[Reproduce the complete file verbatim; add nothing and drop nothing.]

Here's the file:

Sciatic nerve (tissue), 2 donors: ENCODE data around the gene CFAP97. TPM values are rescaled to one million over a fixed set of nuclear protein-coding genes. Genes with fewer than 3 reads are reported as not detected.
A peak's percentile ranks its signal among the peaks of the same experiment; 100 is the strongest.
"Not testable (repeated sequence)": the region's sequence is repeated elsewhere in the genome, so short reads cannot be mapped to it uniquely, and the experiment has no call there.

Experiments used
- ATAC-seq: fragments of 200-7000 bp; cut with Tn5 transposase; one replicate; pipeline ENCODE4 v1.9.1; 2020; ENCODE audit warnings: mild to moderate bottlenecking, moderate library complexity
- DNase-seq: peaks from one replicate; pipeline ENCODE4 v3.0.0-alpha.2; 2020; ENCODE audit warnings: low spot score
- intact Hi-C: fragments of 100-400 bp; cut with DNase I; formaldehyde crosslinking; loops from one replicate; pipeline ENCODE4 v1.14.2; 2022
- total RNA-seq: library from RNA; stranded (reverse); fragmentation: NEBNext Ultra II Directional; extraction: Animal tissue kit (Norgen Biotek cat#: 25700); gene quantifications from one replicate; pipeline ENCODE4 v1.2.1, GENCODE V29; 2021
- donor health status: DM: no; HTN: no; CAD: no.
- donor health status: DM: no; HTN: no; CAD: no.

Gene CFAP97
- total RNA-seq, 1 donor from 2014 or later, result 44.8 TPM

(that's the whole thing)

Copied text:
Sciatic nerve (tissue), 2 donors: ENCODE data around the gene CFAP97. TPM values are rescaled to one million over a fixed set of nuclear protein-coding genes. Genes with fewer than 3 reads are reported as not detected.
A peak's percentile ranks its signal among the peaks of the same experiment; 100 is the strongest.
"Not testable (repeated sequence)": the region's sequence is repeated elsewhere in the genome, so short reads cannot be mapped to it uniquely, and the experiment has no call there.

Experiments used
- ATAC-seq: fragments of 200-7000 bp; cut with Tn5 transposase; one replicate; pipeline ENCODE4 v1.9.1; 2020; ENCODE audit warnings: mild to moderate bottlenecking, moderate library complexity
- DNase-seq: peaks from one replicate; pipeline ENCODE4 v3.0.0-alpha.2; 2020; ENCODE audit warnings: low spot score
- intact Hi-C: fragments of 100-400 bp; cut with DNase I; formaldehyde crosslinking; loops from one replicate; pipeline ENCODE4 v1.14.2; 2022
- total RNA-seq: library from RNA; stranded (reverse); fragmentation: NEBNext Ultra II Directional; extraction: Animal tissue kit (Norgen Biotek cat#: 25700); gene quantifications from one replicate; pipeline ENCODE4 v1.2.1, GENCODE V29; 2021
- donor health status: DM: no; HTN: no; CAD: no.
- donor health status: DM: no; HTN: no; CAD: no.

Gene CFAP97
- total RNA-seq, 1 donor from 2014 or later, result 44.8 TPM